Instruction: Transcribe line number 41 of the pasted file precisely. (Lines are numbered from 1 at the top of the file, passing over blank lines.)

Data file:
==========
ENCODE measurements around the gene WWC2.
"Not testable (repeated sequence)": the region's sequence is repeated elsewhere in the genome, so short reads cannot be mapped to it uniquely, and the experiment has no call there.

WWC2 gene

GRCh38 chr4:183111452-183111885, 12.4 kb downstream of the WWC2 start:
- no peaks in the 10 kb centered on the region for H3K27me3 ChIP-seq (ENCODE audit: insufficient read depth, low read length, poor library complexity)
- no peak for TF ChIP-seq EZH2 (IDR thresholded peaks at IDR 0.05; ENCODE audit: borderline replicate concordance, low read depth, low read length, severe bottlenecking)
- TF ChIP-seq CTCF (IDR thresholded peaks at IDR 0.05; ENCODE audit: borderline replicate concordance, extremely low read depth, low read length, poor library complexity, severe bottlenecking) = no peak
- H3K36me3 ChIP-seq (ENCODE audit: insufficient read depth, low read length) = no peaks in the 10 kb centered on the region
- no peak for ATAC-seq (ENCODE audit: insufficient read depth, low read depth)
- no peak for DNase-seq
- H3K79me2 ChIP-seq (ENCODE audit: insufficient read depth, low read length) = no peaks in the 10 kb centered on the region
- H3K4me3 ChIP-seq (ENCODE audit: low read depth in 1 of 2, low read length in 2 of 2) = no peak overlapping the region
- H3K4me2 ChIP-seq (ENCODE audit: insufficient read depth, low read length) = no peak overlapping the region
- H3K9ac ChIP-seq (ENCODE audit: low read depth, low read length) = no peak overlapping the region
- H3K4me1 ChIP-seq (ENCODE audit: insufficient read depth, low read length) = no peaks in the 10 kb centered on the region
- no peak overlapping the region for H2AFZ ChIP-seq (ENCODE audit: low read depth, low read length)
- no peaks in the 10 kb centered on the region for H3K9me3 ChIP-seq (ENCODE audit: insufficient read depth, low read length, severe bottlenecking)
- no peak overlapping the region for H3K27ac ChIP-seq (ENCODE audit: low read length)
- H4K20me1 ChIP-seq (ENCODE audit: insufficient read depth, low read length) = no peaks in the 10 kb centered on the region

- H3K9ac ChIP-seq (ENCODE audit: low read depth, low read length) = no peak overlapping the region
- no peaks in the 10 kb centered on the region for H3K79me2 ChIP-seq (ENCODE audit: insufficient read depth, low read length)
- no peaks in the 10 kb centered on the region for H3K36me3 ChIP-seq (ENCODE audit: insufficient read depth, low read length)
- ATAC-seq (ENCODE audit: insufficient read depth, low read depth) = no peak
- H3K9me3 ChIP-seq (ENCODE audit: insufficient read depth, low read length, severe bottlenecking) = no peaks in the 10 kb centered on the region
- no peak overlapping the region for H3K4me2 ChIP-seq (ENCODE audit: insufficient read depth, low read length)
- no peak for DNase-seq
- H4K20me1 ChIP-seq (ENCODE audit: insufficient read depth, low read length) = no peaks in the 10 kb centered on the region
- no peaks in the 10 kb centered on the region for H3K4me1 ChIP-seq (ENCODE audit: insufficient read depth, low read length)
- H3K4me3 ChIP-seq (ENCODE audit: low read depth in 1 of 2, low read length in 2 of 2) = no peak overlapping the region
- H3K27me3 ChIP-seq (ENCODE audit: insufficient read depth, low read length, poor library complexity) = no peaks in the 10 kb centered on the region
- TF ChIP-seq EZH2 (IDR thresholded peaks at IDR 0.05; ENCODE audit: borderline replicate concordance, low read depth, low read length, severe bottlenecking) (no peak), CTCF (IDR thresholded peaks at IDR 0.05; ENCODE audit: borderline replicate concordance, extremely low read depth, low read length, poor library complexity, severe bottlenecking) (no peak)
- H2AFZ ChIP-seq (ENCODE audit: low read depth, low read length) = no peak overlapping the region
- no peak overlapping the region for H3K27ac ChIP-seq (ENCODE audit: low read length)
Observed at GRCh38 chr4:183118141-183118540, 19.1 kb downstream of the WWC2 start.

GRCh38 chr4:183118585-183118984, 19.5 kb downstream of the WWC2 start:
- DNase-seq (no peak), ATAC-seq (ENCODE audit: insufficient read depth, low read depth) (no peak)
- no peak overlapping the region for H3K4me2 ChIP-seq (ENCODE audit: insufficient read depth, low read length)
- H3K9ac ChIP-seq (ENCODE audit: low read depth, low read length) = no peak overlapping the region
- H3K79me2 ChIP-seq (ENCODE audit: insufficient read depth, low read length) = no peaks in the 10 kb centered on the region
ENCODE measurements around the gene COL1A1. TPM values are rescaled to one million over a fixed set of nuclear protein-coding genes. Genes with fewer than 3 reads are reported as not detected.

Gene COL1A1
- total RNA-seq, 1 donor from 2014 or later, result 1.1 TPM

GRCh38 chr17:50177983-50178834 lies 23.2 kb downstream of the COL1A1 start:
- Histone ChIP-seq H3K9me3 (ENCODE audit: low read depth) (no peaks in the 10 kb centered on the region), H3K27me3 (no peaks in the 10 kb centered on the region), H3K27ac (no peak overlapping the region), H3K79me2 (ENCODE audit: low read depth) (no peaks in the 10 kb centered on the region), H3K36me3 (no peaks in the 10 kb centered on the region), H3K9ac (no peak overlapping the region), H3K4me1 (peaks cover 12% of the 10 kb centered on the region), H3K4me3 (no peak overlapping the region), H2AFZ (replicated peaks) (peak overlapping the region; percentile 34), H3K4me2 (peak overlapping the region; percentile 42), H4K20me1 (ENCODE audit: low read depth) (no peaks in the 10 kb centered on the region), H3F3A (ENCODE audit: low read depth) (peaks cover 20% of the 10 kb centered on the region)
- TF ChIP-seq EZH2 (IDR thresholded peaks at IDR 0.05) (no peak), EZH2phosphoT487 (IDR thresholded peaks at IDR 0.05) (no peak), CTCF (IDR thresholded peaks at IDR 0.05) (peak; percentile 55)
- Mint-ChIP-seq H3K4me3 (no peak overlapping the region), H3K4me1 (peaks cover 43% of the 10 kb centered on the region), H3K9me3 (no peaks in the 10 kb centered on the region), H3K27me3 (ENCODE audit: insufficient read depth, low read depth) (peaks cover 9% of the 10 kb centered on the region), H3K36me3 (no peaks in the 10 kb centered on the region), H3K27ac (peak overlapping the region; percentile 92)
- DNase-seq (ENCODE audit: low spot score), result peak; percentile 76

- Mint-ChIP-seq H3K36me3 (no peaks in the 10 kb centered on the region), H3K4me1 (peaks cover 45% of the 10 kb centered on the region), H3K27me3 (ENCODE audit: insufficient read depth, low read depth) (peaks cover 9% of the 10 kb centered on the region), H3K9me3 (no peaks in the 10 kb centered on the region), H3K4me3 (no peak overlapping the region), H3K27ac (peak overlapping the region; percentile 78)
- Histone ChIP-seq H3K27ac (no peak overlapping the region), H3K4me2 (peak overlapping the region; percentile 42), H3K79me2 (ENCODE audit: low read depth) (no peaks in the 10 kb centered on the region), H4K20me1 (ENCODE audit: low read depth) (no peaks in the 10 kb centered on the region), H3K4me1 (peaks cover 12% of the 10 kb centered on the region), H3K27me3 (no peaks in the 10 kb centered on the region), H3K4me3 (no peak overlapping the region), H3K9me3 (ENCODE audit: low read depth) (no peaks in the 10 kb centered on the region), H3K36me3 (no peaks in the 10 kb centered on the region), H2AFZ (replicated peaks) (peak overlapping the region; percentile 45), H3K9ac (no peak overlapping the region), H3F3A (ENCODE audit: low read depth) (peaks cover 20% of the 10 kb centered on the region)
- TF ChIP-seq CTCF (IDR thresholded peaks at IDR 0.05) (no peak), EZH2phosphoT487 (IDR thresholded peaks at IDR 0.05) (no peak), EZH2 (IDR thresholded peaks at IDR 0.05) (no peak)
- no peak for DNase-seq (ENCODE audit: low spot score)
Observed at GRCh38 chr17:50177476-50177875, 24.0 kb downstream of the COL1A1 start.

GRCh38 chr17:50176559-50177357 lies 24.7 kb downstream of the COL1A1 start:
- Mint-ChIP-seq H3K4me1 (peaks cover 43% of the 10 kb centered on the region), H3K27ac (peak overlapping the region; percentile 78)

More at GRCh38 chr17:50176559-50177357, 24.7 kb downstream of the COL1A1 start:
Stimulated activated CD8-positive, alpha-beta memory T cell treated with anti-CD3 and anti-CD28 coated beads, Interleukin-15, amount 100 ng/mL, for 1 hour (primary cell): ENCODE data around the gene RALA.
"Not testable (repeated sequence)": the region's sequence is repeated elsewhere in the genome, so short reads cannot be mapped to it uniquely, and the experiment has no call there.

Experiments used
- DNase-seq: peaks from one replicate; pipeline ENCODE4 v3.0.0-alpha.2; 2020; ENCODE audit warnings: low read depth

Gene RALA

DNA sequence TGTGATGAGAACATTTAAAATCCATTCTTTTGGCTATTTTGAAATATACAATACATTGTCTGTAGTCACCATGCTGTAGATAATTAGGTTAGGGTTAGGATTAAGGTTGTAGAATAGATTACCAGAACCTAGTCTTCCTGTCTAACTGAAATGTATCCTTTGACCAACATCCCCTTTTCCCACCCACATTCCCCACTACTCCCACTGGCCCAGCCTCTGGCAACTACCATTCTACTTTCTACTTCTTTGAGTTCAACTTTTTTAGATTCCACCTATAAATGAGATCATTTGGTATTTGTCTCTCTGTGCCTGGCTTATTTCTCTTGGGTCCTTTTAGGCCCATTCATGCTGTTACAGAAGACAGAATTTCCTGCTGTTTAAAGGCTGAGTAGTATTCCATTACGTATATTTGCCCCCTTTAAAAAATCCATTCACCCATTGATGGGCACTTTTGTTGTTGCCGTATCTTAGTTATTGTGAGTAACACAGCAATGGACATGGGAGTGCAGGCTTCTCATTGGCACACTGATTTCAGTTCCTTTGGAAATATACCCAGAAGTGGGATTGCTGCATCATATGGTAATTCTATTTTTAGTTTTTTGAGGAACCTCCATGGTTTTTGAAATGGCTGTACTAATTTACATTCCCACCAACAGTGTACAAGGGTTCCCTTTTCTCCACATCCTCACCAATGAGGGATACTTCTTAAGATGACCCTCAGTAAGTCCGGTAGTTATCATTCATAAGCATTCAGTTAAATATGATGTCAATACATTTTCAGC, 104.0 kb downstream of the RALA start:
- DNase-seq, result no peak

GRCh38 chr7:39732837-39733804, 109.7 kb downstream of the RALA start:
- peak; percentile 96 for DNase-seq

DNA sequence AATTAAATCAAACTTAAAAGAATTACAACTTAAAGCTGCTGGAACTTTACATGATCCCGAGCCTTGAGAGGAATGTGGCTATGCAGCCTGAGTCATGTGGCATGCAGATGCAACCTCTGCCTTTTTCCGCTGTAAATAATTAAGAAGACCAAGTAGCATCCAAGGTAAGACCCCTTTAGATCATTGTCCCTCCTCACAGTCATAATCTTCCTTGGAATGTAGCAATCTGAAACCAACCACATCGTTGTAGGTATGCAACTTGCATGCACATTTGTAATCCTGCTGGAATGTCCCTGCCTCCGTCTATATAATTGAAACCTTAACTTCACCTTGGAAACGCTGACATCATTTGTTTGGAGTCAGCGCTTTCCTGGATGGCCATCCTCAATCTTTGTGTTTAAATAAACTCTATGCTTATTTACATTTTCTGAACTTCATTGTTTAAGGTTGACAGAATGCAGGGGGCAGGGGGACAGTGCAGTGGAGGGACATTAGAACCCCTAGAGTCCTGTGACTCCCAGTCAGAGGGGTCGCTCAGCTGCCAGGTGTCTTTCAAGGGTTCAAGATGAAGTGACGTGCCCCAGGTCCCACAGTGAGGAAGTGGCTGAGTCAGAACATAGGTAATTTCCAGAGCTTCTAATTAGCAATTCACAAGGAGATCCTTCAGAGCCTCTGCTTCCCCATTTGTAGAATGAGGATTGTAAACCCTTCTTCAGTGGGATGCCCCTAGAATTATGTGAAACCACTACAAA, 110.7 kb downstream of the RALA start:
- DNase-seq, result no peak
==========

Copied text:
Gene COL1A1